Shellenberger: Time to Rehabilitate Nuclear Power


Photo by Lounge Communication

Pro-nuclear activist Michael Shellenberger, founder of the California-based global citizens movement Environmental Progress, writer for Forbes and a defeated candidate for governor of California this year, talks exclusively to the Budapest Business Journal about why Europe would benefit from focusing on nuclear energy, not renewables and how Hungary can become more energy-independent.

BBJ: The European Parliament has just agreed new targets for 2030: a binding renewable energy target of at least 32% and an energy efficiency target of at least 32.5%. Do you think that the EU is on pace to reach these?

Michael Shellenberger: Well, no. But I also don’t think they are the right targets. The targets should be clean energy, not renewables. The European Union has a strong anti-nuclear bias. So the focus should be on scaling up the most low-cost and reliable zero-emission energy you have, and that’s nuclear. There has been too much of a focus on renewables in general and we are starting to see them going into crisis. The Netherland’s government just came out and said that they would be expanding nuclear and not renewables.  

BBJ: Why is that? Europe is quite diverse: there are pro- as well as anti-nuclear countries.

MS: I think the tide is starting to turn. Germany abandoned its climate targets because of its phase out of nuclear and now the protests of the Hambach forest [there are plans to clear the ancient forest to make way for a surface mine] show that the pursuit of renewables is not going to result in the EU’s climate targets.

BBJ: How, then, could we achieve clean, affordable and safe energy systems?  

MS: Through nuclear. Solar and wind energy end up locking in fossil fuels. Their unreliability means that you always have to have fossil fuel power plants idling at any given time. Look at France and Germany, the two biggest economies in Europe. France has 92% of its electricity from zero emission sources – Germany has 46%. And yet France pays half as much for electricity as Germany because it depends heavily on nuclear and Germany is phasing it out. Germany saw its electricity prices rise 50% over the last 15 years. France’s prices has stayed stable. So introducing huge amounts of solar and wind onto the grid makes electricity expensive; we see it all over the world. The reason has to do with trying to manage all of that unreliability.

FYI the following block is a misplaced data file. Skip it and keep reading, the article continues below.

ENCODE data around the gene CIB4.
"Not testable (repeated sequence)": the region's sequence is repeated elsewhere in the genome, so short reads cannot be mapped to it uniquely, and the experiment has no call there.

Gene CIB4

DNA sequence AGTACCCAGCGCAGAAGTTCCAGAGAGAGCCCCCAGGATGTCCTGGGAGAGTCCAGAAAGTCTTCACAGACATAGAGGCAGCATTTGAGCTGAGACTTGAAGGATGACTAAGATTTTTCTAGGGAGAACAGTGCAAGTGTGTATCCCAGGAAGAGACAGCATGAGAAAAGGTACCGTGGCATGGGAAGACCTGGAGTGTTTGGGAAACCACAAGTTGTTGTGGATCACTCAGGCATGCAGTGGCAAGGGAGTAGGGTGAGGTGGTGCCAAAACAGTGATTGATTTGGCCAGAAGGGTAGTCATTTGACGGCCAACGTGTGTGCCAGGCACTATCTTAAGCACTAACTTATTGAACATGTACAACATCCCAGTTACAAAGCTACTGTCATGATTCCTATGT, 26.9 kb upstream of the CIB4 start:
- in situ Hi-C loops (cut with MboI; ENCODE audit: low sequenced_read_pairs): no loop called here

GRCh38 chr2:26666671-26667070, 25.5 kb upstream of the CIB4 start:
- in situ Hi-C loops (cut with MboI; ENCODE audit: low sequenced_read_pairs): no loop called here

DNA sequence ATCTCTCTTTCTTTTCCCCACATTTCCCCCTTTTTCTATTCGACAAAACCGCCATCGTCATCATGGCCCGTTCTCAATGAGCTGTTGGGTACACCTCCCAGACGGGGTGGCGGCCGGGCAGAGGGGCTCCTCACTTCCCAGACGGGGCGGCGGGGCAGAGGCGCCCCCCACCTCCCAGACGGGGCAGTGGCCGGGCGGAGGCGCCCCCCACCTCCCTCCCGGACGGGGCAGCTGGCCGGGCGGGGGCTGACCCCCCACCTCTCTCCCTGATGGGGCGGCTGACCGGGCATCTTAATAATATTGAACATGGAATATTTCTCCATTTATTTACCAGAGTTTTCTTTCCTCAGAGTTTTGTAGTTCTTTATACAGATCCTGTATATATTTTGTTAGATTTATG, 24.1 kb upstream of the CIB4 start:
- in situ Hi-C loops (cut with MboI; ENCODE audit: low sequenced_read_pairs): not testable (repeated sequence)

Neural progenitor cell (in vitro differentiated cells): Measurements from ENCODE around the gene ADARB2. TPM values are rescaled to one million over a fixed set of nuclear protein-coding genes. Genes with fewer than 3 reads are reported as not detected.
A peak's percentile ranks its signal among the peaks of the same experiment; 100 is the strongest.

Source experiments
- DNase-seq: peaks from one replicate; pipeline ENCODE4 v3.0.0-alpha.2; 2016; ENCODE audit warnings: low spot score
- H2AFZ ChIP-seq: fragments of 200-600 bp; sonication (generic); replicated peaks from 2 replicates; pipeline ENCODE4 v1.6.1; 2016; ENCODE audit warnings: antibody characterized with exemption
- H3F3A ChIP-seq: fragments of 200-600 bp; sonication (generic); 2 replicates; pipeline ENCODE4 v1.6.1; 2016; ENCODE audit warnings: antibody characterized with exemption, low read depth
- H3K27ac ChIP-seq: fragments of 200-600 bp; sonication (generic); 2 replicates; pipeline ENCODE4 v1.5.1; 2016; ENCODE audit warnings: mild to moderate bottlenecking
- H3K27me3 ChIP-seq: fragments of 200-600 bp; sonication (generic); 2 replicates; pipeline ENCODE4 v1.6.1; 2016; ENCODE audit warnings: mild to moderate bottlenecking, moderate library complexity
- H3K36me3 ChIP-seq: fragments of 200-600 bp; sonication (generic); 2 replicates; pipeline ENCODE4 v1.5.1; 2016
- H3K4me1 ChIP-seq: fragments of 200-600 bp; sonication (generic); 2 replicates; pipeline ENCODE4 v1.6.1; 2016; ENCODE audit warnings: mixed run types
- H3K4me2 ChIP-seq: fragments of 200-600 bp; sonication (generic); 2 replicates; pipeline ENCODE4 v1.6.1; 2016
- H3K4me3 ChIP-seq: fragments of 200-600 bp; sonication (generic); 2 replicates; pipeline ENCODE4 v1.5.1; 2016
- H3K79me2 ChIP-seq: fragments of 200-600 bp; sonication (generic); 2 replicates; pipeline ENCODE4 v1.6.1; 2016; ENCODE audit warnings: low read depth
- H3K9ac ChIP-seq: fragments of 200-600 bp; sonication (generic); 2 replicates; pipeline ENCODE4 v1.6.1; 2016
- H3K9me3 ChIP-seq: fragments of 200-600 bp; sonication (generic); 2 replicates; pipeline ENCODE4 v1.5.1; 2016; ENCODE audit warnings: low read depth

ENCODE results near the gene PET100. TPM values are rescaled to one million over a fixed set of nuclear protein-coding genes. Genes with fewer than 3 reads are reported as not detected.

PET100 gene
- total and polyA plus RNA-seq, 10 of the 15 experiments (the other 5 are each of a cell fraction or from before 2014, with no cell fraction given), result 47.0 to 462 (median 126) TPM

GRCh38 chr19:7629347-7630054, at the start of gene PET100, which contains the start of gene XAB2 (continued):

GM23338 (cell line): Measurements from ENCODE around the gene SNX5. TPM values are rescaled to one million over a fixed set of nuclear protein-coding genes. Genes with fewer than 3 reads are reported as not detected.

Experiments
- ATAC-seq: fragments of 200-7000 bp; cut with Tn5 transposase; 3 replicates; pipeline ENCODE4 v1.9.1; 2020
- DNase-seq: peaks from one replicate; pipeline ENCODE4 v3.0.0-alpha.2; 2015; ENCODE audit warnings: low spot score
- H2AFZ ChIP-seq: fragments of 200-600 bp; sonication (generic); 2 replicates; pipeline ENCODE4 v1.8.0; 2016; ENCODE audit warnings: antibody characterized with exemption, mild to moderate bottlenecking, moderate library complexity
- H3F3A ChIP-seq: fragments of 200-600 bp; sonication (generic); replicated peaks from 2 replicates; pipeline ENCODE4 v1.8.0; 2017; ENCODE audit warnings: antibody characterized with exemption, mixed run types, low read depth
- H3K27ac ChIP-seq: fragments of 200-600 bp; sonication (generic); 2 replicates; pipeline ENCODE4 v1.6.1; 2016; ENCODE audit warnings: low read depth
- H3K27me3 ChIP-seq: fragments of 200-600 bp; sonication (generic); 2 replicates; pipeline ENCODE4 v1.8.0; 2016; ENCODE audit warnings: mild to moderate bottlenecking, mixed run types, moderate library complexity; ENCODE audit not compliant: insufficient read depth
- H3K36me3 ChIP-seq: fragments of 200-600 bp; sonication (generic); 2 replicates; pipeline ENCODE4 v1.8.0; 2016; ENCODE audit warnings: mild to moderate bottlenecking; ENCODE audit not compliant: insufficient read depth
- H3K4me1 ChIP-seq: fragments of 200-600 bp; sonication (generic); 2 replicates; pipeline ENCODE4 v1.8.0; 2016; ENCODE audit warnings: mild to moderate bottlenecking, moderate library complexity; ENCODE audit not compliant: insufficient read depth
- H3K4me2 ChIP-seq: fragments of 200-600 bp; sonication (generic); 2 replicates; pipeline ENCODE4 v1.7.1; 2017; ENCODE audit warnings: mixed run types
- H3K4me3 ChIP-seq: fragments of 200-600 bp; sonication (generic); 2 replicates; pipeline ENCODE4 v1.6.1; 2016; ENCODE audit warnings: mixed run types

BBJ: Maintaining old nuclear plants or building new ones is also expensive. This is why so many people in Hungary are opposing to the construction of the expanded nuclear power plant. Meanwhile the cost of electricity generated from renewables has decreased.  

MS: The cost of solar panels and wind turbines has gone down, but the cost of electricity in places with a lot of solar and wind has gone up. California has seen our electricity rates increase five times more than the rest of the United States during the time when solar panels has become cheaper, because they have to manage unreliability.

BBJ: Building new nuclear plants is still expensive.

MS: It’s not. You have to put up money upfront, but that is different. Nuclear plants last for 60-80 years, so you amortize them over a long period of time. Do you know how long a solar panel lasts? Twenty to twenty-five years. Wind turbines, same thing. What nuclear does is it provides reliable electricity. There is no way that Hungary could generate a significant portion of its electricity from solar or wind. You don’t have very good [hours of] sunlight and wind here and you would still have to back it up with tons of natural gas and that’s what going to increase your electricity prices. Especially if you want to be more energy independent: if you have a nuclear plant, you can buy the fuel from anywhere. If you become dependent on solar and wind, then you’ll become dependent on Russian gas.